A test venue for many years, the Circuit de Catalunya is one of the ultimate performance benchmark tests for any single seater, F1 being no different. The long sweeping corners and quite abrasive track surface mean that both aerodynamic and tyre management characteristics are exposed to near maximum and it is for this reason that the teams opt to bring plenty of new parts for a laptime gain heading into the next 4 months of – barring Canada – European races.
I must admit that as I looked through the various technical galleries on Thursday, I was a little disappointed. Much had been said of the importance of this weekend for the championship and teams such as Lotus, McLaren and Caterham suggested that their cars would see drastic overhauls in a lot of key areas. This was, sadly, not the case although, as you are about to find out, a bucket load of tech still made its way to the cars up and down the grid.
All customer teams are behind the development curve of the manufacturer teams and McLaren are no different. Just before testing began, Mercedes provided its customers with an updated log-style exhaust manifold which hugs much closer to the power unit in place of a much more traditional multiple header format. McLaren designed its sidepods around the old layout which resulted in a more bulky shape. One mechanic described the space left between the sidepod and the new manifold as “the size of a suitcase” – a lot of space!
For Spain the team addressed this by repackaging some of the components aft of the radiators and tapered in the sidepods, clearing up the path for airflow to reach the central section of the diffuser through the ‘Coke-bottle’ section.
A slightly reprofiled diffuser was also visible on the MP4-29, its design following a similar path to a philosophy founded by both Red Bull and Lotus over the past few years. The shoulders/walls of the diffuser droop gently downwards, with the overlapping gurney tab above following suit. The outer regions are angled and extended to the rule’s extremities to increase outwash as well as upwash, the combined effect creating better expansion at the rear of the car and boosting downforce.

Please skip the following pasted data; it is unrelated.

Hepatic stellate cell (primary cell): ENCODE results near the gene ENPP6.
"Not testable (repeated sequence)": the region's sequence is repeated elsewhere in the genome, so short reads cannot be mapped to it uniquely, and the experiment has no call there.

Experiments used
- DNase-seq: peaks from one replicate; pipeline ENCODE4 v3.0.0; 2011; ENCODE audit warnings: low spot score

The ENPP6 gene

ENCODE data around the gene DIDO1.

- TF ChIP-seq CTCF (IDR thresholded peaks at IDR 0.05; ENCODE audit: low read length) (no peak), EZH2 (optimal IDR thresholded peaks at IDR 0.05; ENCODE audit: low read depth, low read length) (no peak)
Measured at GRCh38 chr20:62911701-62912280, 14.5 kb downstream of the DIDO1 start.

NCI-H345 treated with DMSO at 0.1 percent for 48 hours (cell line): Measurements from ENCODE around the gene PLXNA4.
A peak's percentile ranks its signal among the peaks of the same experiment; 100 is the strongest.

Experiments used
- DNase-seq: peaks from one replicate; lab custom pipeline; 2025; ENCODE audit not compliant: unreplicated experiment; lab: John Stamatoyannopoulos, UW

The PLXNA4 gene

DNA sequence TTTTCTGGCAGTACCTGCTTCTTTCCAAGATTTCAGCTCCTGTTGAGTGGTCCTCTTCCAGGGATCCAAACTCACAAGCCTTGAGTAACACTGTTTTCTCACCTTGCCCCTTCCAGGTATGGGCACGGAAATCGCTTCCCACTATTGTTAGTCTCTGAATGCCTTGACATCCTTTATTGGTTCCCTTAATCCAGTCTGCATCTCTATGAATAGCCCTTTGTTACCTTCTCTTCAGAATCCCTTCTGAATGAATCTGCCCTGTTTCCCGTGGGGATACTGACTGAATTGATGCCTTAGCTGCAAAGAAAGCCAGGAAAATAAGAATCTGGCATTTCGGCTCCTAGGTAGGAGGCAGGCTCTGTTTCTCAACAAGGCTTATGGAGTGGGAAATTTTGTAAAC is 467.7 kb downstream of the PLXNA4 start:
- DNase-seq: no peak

Aiding airflow management around the front tyres were a new pair of front brake ducts. The inlet aperture itself is much smaller than its predecessor and tear-dropped but the guide vane now tightly hugs the tyre more than any other design on the grid. It is so tight that it overlaps the tyre at the top, forcing air around the inside of the tyre rather than hitting it square on. This should improve aerodynamic efficiency and optimise components downstream.
Aiming to maintain or increase the gap, Spain was an important weekend for the Silver Arrows. Evidently there were no such worries of the opposition closing in over the weekend but updates have kept the W05 well ahead of the game.
Their front wing continues to evolve with a plethora of interesting changes to manage airflow and create downforce simultaneously. An extra, smaller element has been installed on the third plane, whilst the cascade winglet’s support is now dog-legged (1) and minimally reprofiled. A vane has been placed behind the cascade on the inner face of the endplate (2) and three slots (3 – one visible in this image) added to the footplate. The slots should prevent vortices building up at the base of the tyre, an area only Ferrari have properly addressed over the past two years or so. Finally, the pressure gradient vane on the outside face of the endplate (4) has been reprofiled to optimise the effect of the vortex shed from its trailing edge.
The sidepods were extensively modified, taking major design cues from the Red Bull RB10. The hot air ‘canon’ outlets that were previously placed ahead of the rear suspension elements have now been pushed further back, exiting just above the top of the diffuser. In the same manner as the RB10, the bodywork has been extended and wrapped around the rear suspension to optimise airflow passing through the ‘Coke-bottle’ region. The changes should reduce the disturbing effect that the expanding hot air has on the airflow passing over the rear of the car.
Identifying that downforce is the main priority over top speed this weekend, Red Bull decided to change the rear wing endplate louvres back to an older specification to increase rear downforce. The new louvres introduced in Australia reduce drag by disrupting the low pressure area beneath the wing – rather than the conventional method of extracting high pressure air above the wing – which subsequently loses downforce but reduces drag a little more. Considering that Renault brought new software maps to increase horsepower and driveability from both the ICE and MGU-K, this change isn’t too surprising.